When I planned our route and where we would stop on our way to the Everglades and Key West back in 2008, I picked some places on the map I had never been to, including Congaree National Park. When I googled it, I discovered that it had, until recently, been called Congaree National Swamp. I guess I can understand why someone might think Congaree National Park was a better name. After all, how many people think pleasant thoughts when they think of a swamp?
It only made me more curious to see it, however. As we started down the very fancy boardwalk that kept less enthusiastic hikers’ feet dry, we spotted several woodpeckers and a couple of warblers in about 5 minutes.
We continued well beyond the boardwalk and onto the trails for those with waterproof boots. As we walked, a Barred Owl called over and over, completely oblivious to the fact it was 2 o’clock in the afternoon. We heard a Pileated Woodpecker and saw it fly. We followed it as long as the trail allowed, but I never did get a shot of it. Of course, still toting my Powershot G3 that trip, I’m not sure how much of a shot I would have gotten anyway.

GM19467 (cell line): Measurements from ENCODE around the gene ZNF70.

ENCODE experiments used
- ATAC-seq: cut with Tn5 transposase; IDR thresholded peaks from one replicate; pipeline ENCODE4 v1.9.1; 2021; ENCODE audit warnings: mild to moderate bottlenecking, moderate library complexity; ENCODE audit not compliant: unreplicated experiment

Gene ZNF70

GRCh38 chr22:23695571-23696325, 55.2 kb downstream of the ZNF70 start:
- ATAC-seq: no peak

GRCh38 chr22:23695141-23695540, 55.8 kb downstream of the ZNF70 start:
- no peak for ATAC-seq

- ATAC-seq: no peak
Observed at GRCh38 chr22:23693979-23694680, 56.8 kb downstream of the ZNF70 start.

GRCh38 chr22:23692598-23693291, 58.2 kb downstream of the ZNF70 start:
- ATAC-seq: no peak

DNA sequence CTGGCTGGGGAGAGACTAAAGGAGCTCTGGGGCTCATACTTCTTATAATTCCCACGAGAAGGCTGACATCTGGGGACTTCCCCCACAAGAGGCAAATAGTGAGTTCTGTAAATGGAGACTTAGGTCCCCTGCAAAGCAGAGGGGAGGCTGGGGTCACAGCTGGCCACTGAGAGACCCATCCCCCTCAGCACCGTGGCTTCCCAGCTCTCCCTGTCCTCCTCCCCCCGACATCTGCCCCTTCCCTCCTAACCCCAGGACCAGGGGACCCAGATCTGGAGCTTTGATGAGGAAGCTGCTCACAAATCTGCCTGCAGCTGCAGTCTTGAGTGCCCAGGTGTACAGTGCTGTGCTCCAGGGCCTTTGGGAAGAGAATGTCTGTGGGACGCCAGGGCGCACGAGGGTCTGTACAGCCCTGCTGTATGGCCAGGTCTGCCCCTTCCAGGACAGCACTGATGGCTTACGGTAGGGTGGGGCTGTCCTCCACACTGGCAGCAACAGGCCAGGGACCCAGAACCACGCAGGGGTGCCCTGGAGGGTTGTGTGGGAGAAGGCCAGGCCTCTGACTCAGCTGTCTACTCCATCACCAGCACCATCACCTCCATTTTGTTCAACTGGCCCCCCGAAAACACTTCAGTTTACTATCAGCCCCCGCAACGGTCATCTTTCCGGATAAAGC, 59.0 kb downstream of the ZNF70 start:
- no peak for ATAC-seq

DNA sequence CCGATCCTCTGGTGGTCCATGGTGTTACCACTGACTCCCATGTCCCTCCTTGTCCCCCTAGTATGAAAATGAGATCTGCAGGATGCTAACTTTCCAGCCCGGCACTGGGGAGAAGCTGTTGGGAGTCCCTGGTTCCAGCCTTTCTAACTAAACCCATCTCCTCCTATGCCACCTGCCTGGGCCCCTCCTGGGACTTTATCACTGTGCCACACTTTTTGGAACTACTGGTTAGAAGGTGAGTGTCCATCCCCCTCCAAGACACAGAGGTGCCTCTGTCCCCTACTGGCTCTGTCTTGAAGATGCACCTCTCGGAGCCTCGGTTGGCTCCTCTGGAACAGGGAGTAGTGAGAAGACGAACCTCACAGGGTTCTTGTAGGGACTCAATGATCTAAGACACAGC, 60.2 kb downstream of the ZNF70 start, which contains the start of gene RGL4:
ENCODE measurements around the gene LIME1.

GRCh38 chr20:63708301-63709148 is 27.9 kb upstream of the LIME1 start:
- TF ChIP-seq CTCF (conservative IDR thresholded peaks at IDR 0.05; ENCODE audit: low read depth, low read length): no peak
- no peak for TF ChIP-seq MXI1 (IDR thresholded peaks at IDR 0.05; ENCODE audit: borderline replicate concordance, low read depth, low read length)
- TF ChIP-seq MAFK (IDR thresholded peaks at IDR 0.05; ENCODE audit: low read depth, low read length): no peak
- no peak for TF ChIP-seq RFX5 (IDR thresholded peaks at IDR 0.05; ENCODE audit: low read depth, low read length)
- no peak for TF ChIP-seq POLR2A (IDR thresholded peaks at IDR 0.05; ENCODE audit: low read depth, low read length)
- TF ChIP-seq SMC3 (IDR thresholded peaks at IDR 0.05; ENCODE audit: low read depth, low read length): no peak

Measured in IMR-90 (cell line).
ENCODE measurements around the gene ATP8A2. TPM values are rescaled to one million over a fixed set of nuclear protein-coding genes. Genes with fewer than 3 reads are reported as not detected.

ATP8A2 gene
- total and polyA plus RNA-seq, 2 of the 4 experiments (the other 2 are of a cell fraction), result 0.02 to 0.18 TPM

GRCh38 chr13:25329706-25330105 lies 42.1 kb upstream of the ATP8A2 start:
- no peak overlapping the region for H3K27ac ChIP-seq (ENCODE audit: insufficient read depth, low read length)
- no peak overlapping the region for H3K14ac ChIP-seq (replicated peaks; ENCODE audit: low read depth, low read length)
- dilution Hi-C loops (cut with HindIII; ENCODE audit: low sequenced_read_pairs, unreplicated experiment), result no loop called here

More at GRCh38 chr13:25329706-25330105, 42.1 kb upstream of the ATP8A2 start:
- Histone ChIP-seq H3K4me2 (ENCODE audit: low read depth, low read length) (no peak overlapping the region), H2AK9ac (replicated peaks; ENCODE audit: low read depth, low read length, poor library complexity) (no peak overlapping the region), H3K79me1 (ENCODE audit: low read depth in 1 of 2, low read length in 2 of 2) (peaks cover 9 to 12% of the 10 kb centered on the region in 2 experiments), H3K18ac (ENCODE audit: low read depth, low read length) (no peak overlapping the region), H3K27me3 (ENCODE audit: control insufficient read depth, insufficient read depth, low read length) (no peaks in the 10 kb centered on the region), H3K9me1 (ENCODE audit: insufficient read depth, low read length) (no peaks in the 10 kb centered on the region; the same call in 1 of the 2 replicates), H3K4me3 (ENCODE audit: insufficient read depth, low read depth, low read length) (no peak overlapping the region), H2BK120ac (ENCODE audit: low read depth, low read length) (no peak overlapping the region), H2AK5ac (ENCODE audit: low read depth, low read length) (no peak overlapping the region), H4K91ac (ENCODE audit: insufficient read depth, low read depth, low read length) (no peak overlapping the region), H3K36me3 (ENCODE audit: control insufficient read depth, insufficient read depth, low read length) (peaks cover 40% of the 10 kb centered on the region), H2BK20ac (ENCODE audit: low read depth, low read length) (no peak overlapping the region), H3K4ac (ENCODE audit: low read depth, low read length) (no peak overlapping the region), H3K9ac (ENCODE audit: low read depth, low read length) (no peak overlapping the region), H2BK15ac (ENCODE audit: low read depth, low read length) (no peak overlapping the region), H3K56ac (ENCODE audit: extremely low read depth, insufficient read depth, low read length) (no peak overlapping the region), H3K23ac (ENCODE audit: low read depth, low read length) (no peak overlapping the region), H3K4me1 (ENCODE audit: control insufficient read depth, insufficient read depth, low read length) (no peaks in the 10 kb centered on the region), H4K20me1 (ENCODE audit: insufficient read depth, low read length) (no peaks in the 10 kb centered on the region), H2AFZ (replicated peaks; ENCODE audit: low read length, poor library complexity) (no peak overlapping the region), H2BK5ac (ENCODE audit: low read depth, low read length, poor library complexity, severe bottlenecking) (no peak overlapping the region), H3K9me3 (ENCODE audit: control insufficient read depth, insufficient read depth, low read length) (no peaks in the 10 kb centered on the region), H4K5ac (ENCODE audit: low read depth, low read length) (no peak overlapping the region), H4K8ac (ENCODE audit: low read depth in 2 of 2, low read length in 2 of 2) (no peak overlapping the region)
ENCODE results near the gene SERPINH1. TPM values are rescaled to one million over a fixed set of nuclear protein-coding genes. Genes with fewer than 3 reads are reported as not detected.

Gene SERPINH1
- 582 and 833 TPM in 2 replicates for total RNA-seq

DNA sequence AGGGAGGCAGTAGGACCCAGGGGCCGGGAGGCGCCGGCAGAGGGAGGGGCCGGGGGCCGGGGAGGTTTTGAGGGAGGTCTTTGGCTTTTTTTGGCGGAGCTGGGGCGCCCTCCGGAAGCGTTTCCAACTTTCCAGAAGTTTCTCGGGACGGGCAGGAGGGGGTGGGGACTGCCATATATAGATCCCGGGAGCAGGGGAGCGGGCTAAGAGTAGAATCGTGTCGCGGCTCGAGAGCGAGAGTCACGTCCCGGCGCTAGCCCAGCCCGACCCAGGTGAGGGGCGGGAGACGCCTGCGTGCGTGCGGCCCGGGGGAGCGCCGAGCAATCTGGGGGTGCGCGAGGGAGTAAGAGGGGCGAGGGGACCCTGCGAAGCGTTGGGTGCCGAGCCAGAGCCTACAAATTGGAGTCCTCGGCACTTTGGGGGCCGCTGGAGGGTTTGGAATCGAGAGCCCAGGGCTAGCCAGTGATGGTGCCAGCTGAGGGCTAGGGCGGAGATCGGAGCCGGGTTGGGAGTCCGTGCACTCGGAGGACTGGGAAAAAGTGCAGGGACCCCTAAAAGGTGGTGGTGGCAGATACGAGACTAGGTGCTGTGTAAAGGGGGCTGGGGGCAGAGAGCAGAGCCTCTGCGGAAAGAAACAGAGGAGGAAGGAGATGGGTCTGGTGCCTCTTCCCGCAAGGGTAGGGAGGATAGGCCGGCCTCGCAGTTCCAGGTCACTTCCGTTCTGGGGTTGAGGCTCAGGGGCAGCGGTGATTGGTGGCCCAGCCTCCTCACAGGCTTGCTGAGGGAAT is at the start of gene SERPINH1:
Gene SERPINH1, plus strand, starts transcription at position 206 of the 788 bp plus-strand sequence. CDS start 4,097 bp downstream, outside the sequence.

We continued along to a beautiful stream with giant swamp trees growing along the banks. I assume they were Cyprus–the number of knees that threatened impalement to anyone who dared to trip was overwhelming. I expected to see a few knees popping up here and there–the fact that acres of swamp were nothing but knees was quite a surprise to me.
But the biggest surprise was when we heard some rustling in the underbrush as we approached a darkly shadowed part of the woods. We paused and looked at each other, unsure of what we were hearing. Then, suddenly, several boar jumped up from their cover and went squealing off through the woods.
While I generally seem to lack the appropriate level of fear of wild animals, I have to admit that I definitely jumped when those pigs ran off through the woods. Although I was disappointed I didn’t get a picture, I preferred missing the shot over having them run towards me.
At the time, I didn’t know that wild board were supposedly introduced here in the 16th century for hunting. Who knew that the boar would go nuts and start taking over? The amount of damage they can do is pretty frightening. I don’t mean just to humans (although that’s frightening too) but to land, farms, and ecosystems in general.
I was a lot less excited about our wild boar encounter when I learned just how common they had become in the region and what a problem they are. Much more recently, I discovered there’s a reality TV show about boar hunters. Like most of the reality TV shows I’ve heard about, that just seems wrong.
In spite of the boar, I highly recommend hiking in the Congaree.